Malignant Trauma and the Invisibility of Ritual Abuse
This presentation draws on psychoanalytic theories of malignant trauma to explain the invisibility of ritual abuse. Ritual abuse refers to the misuse of rituals in the organised sexual abuse of children. Despite expanded recognition of the varieties of child maltreatment, ritual abuse remains largely invisible outside the trauma and dissociation field as a specific form of sexual exploitation. Presenting qualitative data from interview research with ritual abuse survivors and mental health specialists, this presentation argues that the trauma of ritual abuse and its invisibility are co-constitutive. The perpetration and denial of ritual abuse occur within a relational matrix of perpetrators, victims, and bystanders structured by the presymbolic dread of vulnerability and dependency. The simultaneity of perpetration and disavowal creates the conditions for the malignancy of ritual abuse, including the invisibility of victims and the intergenerational transmission of extreme abuse. The presentation examines how the provision of care to ritual abuse survivors can become contingent on its erasure, and reflects on the role of therapists and others in interrupting the metastases of malignant trauma and crafting cultural and moral frameworks to transform the dread at the core of ritual abuse.
This session was originally presented as a live webinar in October 2019.
At the conclusion of this webinar participants will be able to:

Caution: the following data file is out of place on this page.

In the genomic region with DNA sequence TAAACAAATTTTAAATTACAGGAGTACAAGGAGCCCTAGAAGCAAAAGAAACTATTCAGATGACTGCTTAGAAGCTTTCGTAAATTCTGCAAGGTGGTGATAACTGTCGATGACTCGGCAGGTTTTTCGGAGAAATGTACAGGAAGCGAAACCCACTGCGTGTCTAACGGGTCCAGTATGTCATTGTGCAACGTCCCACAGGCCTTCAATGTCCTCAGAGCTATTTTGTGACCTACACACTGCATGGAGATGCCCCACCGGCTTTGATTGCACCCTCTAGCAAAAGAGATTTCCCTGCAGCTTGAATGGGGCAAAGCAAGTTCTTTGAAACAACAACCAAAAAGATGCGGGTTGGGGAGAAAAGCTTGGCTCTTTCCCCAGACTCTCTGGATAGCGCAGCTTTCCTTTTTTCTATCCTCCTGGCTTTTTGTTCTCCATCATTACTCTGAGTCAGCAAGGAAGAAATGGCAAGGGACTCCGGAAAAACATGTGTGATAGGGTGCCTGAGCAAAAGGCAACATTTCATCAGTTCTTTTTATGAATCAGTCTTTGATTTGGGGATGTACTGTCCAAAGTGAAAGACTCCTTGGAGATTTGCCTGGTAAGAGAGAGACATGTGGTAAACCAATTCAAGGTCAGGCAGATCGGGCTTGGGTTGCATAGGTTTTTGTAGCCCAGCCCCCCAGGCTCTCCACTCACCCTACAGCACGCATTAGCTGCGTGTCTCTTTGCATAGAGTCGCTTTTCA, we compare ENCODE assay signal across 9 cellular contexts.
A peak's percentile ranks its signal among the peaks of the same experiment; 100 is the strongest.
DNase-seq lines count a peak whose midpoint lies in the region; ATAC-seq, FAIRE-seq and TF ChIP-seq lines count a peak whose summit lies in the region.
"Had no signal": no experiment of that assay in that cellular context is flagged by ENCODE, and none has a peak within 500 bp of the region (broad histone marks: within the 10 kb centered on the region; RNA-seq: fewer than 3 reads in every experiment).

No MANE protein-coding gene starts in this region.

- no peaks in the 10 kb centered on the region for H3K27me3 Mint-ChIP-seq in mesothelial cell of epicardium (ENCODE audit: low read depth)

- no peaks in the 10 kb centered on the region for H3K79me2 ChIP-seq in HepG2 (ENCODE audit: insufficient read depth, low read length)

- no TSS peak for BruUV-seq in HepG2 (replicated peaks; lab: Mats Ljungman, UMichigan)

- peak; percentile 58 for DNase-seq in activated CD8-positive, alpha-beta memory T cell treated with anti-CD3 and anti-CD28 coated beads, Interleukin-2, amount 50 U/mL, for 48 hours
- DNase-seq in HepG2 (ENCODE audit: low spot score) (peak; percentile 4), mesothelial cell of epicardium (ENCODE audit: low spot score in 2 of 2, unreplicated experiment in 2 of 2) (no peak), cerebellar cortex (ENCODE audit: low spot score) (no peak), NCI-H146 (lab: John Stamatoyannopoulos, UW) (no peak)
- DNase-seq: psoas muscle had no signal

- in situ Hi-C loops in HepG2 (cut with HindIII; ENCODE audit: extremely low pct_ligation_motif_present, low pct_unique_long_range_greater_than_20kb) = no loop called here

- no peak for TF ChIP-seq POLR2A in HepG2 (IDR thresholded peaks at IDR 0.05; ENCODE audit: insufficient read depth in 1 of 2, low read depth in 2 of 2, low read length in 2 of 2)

- Identify the underlying psychological mechanisms for the intergenerational transmission of sexual violence
- Critically assess social responses to ritual abuse through object relations theory
- Develop new insights into the treatment of ritual abuse within service systems that may not recognise ritual abuse as a specific form of sexual exploitation
Presenter: Michael Salter
Presenter Bio: Dr Michael Salter is a Scientia Fellow and Associate Professor of Criminology at the University of New South Wales. He holds a Bachelor of Arts (Hons 1) from the University of Melbourne and a PhD in public health from the University of New South Wales. His research is focused on child abuse and gendered violence, including primary prevention, complex trauma and technologically-facilitated abuse. He is the author of two books, Organised Sexual Abuse (Routledge, 2013) and Crime, Justice and Social Media (Routledge, 2017), and a range of papers on child abuse and gendered violence. A/Prof Salter sits on the Board of Directors of the International Society for the Study of Trauma and Dissociation, who awarded him the 2018 Morton Prince Award for Scientific Achievement. He is an Associate Editor of the journal Child Abuse Review and expert advisor to the Canadian Centre for Child Protection. Current projects include a study of parental involvement in the manufacture of child sexual abuse material funded by the Australian Centre to Counter Child Exploitation, and a study of multi-sectorial responses to women with complex trauma funded by Australia’s National Research Office for Women’s Safety.
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